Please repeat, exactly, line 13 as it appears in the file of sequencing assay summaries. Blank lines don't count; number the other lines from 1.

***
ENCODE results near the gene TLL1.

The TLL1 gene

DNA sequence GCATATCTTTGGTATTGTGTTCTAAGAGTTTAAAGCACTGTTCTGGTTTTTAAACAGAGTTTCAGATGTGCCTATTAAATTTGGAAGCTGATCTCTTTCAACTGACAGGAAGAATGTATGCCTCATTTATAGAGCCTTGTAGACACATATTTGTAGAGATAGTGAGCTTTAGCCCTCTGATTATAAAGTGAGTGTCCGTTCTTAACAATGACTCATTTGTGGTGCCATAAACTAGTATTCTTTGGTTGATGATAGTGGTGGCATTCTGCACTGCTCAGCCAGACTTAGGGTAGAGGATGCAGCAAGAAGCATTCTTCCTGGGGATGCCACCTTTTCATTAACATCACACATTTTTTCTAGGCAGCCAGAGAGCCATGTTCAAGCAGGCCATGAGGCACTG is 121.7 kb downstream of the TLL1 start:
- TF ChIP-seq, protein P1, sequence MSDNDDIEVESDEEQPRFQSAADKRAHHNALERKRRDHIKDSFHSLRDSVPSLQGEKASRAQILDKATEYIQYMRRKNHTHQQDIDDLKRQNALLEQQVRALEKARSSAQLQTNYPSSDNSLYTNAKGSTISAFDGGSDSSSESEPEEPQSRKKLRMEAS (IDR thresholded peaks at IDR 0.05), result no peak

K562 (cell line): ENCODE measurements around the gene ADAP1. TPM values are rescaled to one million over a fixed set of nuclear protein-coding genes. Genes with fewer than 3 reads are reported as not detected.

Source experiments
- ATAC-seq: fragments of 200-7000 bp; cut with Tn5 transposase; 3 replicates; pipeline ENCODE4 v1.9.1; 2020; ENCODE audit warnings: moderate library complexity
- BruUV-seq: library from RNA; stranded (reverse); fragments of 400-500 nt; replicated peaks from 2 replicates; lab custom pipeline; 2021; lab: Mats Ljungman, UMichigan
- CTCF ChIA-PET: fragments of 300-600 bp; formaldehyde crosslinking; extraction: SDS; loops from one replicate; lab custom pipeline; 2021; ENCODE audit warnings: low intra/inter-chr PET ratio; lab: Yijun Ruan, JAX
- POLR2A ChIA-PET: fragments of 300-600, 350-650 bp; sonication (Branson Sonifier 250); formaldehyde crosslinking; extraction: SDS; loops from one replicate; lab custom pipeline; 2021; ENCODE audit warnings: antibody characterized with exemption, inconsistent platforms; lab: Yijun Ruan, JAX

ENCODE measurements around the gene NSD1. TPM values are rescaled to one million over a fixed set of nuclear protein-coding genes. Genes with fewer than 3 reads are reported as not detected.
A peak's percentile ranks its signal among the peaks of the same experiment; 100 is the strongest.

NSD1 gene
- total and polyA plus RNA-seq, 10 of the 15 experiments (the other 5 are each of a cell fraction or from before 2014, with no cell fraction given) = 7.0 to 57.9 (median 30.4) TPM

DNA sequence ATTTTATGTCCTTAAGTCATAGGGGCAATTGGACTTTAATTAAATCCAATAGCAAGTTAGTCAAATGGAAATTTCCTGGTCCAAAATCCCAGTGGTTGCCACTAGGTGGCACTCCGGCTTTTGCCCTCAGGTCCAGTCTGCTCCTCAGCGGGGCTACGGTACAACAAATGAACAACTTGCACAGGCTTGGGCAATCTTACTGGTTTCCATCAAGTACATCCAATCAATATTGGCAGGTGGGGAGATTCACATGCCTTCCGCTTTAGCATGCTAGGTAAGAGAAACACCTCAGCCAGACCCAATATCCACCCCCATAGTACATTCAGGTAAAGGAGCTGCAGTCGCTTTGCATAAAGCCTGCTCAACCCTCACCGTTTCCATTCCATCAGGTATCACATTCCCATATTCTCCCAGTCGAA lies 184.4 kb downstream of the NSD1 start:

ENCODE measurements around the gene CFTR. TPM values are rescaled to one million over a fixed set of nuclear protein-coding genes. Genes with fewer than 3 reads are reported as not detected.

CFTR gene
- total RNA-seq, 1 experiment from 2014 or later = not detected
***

NSD1 gene